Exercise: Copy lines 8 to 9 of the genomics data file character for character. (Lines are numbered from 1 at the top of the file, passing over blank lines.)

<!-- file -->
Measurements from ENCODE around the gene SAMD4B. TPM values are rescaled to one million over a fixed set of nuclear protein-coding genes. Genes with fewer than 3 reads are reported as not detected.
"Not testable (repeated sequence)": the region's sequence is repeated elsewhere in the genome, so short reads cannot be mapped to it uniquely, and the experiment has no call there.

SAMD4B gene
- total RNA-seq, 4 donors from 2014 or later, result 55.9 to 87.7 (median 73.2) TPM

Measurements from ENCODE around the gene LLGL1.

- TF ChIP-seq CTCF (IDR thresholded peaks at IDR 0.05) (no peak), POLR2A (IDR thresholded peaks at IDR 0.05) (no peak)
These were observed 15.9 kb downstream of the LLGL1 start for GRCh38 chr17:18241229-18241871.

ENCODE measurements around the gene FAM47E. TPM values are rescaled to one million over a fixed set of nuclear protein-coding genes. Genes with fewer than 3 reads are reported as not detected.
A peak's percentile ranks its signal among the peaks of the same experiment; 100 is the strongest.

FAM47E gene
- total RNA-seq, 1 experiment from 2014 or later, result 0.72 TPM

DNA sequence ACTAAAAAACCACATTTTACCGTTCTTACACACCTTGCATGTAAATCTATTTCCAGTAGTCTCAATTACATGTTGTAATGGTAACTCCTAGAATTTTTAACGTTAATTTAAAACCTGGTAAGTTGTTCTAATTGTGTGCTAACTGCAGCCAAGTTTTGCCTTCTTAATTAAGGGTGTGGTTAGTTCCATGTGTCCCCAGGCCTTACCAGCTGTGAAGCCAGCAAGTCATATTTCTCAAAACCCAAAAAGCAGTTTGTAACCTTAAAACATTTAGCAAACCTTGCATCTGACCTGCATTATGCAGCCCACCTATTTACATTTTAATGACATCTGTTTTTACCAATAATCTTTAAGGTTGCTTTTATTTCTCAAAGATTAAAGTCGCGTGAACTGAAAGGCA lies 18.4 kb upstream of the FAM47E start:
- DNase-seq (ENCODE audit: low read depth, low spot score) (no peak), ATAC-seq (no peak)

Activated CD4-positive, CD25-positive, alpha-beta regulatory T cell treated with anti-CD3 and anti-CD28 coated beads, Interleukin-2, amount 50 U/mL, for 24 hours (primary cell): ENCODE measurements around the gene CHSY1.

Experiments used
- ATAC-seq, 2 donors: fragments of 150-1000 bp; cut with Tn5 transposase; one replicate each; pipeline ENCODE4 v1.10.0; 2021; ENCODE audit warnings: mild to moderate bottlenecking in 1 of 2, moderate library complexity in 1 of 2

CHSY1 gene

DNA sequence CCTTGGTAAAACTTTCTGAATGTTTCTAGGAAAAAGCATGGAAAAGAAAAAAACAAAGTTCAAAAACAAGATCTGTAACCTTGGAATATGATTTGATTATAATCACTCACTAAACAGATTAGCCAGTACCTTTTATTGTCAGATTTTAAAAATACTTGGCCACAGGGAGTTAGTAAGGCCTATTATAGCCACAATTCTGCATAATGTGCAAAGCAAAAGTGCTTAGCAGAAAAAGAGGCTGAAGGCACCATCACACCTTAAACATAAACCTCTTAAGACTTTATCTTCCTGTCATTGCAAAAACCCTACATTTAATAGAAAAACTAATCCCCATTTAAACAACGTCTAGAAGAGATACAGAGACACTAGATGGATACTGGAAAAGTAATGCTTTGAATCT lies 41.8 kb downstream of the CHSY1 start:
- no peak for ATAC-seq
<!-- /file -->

ENCODE measurements around the gene FAM47E. TPM values are rescaled to one million over a fixed set of nuclear protein-coding genes. Genes with fewer than 3 reads are reported as not detected.
A peak's percentile ranks its signal among the peaks of the same experiment; 100 is the strongest.